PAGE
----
Last Second Travel Tips: Plus, Take Out Thanksgiving?

By: James Flippin · November 23, 2022 · Reading Time: 3 minutes

The Rush is On

After several years of disruption due to COVID-19, it seems holiday travel is getting back to normal. The number of people hitting the road for Thanksgiving this year could reach pre-pandemic levels, according to the TSA.

Officials say 2.5 million passengers per day — or more — could pass through US airports in the coming week — a number that hasn’t been hit since the airline industry was upended in 2020. Since last Thursday, the daily count has already surpassed 2 million passengers.

That kind of volume will put the entire sector to the test, following a summer filled with delays, cancellations, and reports of staffing shortages. Analysts say the industry has already made one change from 2019: fewer flights, but larger airplanes, netting nearly the same number of seats.

Trusted Travel Tips

If you are flying somewhere ahead of the holiday, make an effort to only use a carry-on bag. This will help you skip long check-in lines, and prove especially useful in the event of a cancellation. Also, consider reserving a spot at the airport parking lot ahead of time. Many are filling up amid the increased volume.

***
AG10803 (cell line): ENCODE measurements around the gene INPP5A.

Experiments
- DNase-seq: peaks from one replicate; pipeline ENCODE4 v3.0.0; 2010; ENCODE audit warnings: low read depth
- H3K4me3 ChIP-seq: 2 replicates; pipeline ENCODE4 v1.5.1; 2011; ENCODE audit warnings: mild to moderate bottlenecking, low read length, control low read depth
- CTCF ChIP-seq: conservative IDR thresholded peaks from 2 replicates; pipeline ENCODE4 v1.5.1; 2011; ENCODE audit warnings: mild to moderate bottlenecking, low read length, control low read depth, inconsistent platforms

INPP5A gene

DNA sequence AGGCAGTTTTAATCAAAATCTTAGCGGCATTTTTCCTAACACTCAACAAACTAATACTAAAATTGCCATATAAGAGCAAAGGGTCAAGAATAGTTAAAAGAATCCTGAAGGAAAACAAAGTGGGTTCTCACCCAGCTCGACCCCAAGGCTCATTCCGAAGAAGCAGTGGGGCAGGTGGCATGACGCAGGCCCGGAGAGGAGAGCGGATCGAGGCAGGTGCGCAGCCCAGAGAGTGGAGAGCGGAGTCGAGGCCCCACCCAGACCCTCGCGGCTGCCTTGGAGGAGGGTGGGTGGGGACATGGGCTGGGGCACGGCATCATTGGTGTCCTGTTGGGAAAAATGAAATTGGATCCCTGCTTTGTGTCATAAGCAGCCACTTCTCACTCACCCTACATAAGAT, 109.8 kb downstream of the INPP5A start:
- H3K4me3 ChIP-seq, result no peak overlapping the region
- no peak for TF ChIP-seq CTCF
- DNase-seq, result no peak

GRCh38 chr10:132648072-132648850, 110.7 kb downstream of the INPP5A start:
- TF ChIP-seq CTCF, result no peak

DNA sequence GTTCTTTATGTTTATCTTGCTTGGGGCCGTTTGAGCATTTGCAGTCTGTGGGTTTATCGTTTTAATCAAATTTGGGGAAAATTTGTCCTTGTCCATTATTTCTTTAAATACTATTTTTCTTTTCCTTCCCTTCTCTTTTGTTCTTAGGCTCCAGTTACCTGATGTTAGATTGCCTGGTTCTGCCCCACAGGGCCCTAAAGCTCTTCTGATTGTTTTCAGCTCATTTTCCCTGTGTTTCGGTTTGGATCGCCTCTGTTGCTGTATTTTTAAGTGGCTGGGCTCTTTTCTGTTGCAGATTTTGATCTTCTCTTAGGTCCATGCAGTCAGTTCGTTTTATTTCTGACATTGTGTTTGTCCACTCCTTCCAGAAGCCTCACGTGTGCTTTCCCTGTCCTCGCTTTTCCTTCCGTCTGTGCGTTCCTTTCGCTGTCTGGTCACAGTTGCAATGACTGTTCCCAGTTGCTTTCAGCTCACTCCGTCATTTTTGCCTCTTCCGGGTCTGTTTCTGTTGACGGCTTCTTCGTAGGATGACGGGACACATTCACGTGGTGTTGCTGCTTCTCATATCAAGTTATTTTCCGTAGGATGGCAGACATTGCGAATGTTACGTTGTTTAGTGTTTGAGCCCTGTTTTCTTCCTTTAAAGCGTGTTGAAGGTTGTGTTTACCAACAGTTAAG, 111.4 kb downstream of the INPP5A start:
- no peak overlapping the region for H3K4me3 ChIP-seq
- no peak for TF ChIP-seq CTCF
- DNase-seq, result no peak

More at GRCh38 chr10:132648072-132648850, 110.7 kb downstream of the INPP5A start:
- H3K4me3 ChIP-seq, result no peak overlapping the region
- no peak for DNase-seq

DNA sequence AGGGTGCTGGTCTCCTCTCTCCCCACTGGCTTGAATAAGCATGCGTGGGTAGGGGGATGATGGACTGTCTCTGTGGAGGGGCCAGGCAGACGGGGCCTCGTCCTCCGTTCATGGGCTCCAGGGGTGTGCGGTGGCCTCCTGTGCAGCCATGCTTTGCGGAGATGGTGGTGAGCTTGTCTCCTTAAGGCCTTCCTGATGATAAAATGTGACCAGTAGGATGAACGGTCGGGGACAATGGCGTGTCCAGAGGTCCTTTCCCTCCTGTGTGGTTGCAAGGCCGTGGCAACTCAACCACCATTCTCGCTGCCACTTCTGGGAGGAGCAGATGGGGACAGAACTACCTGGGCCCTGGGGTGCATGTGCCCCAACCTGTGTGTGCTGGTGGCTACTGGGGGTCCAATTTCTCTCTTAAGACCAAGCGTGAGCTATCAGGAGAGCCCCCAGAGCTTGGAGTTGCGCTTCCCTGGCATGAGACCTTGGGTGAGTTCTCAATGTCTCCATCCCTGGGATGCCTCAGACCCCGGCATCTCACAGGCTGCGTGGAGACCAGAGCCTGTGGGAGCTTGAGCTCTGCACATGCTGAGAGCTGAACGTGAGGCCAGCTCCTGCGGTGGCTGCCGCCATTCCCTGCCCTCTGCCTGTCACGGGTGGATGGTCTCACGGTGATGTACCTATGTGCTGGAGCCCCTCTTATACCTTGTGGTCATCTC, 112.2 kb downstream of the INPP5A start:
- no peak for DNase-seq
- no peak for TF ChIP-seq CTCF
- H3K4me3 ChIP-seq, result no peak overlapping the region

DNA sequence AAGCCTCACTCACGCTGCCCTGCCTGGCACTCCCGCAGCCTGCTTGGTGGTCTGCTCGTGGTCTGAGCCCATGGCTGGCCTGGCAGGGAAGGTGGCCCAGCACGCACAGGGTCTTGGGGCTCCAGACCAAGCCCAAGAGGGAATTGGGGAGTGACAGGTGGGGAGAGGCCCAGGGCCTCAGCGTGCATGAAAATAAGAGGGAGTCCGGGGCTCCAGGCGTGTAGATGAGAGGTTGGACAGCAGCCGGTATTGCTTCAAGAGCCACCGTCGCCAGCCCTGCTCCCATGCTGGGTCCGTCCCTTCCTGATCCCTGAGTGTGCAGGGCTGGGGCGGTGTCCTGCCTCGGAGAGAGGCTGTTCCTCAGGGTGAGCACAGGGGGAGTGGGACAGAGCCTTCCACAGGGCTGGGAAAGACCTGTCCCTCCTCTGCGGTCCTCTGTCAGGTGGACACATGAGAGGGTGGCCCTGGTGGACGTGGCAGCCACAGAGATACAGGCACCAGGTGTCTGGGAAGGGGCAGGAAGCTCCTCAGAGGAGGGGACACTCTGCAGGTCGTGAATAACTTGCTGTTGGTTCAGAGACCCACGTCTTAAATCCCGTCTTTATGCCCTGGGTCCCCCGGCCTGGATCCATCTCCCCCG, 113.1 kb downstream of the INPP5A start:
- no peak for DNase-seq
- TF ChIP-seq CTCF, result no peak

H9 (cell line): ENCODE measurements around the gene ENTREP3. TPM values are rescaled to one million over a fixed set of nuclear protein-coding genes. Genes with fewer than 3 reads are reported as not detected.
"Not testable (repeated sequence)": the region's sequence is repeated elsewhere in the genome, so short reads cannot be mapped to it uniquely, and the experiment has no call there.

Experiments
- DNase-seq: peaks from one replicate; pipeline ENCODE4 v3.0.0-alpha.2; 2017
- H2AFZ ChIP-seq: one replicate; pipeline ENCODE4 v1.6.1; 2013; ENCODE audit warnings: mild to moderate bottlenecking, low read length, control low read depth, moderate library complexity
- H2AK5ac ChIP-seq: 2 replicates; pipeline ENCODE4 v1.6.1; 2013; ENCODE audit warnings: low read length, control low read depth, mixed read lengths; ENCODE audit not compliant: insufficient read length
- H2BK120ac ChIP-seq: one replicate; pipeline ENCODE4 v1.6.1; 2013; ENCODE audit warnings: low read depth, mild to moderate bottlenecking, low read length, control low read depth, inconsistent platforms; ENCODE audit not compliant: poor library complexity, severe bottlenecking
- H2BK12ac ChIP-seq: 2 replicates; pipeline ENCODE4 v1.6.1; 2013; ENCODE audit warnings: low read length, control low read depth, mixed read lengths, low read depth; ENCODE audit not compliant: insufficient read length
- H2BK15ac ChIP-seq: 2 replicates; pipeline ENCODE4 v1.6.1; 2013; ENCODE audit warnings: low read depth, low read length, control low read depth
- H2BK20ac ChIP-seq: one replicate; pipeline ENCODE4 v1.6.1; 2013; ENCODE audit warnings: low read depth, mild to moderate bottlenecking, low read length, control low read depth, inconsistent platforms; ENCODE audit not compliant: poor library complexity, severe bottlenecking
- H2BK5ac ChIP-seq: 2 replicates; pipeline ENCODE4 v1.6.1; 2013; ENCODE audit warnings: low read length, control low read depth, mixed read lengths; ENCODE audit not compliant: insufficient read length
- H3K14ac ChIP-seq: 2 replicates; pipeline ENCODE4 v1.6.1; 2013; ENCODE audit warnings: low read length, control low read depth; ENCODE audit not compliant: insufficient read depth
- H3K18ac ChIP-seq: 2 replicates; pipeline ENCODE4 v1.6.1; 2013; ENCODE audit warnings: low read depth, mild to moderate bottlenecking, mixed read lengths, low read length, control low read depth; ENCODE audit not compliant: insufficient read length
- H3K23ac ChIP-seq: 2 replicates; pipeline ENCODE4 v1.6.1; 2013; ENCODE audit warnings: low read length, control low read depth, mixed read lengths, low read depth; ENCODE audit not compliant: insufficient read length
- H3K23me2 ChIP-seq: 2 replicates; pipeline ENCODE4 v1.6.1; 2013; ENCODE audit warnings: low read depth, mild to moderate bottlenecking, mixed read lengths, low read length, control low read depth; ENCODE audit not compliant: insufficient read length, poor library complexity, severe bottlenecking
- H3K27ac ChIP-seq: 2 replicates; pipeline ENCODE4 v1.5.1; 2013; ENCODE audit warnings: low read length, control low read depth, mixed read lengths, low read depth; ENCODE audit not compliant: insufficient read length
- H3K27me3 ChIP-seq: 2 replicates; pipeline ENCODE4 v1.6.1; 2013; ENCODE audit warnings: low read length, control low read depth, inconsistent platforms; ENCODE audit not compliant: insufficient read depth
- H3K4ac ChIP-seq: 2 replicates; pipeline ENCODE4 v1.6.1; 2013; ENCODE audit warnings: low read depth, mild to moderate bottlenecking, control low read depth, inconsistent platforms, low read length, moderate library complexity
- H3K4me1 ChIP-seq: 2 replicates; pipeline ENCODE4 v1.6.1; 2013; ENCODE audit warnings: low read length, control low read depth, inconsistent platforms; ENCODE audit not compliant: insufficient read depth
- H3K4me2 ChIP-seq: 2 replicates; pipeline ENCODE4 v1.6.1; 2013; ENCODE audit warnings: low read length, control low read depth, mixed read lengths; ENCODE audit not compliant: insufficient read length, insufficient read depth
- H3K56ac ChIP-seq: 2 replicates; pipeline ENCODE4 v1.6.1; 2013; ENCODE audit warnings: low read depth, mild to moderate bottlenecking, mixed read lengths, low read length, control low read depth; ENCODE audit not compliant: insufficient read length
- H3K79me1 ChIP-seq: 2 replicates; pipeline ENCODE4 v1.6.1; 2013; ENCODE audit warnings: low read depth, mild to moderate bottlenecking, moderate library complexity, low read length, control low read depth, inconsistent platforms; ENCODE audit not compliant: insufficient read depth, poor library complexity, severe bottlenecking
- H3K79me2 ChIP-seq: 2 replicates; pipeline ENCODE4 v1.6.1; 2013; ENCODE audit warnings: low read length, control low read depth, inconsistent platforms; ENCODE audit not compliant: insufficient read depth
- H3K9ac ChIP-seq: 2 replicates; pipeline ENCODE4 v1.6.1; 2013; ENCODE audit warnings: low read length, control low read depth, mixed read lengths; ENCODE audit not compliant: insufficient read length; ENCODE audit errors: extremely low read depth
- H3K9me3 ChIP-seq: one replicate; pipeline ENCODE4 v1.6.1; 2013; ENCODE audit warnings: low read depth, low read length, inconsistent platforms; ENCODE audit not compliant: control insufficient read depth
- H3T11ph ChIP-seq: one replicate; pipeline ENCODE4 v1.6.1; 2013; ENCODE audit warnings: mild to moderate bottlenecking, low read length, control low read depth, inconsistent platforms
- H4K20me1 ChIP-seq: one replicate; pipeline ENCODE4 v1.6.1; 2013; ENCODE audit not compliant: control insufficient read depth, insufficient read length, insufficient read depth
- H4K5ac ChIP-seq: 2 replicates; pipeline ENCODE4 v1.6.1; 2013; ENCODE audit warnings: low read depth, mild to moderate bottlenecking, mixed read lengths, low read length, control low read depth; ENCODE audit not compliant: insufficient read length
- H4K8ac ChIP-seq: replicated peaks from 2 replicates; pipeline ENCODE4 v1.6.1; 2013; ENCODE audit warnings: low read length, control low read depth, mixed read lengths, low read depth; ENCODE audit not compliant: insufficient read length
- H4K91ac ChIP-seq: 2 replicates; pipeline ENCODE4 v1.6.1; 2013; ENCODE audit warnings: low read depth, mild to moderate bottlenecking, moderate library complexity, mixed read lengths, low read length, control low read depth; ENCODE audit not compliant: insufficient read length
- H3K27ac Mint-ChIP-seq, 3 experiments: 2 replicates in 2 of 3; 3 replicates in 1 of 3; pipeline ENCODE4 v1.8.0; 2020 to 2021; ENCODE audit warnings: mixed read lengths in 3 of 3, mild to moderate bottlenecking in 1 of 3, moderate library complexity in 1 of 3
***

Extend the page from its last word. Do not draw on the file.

But for most Americans, gas prices are the biggest concern. AAA estimates 49 million will travel by car this Thanksgiving — more than 10 times the estimated number of flyers. If you’re driving, make sure to use apps like Waze (GOOGL) or GasBuddy to find the lowest gas prices in your area. Also while it may not save you cash, avoid driving at peak times so as to beat traffic. If you’ll be heading home this coming Sunday, try to stay off the road between 4:00 pm and 8:00 pm.

Nutrition Tradition

For many, Thanksgiving is synonymous with a home-cooked meal. As such, it feels wrong to write a saver guide without addressing the most savory part of the holiday.

This year, meals are more pricey. Inflation and an avian flu outbreak have caused turkey prices to rise 17% per pound in the past 12 months, while flour is up 25%, butter is almost 34% higher, and eggs have spiked 43%.

Those ingredients are pretty important in most recipes, so it’s not hard to see why the traditional Thanksgiving meal will cost 20% more this year than last. It also means the idea of ordering takeout this time around may not be so crazy. Bureau of Labor Statistics data shows the cost of dining out is up only 8.6% on an annual basis, while eating at home has grown 12.4%.

But for those who demand things be done by the book, fear not: 87% of hosts surveyed by Morning Consult said turkey will be served — because some traditions are non-negotiable.

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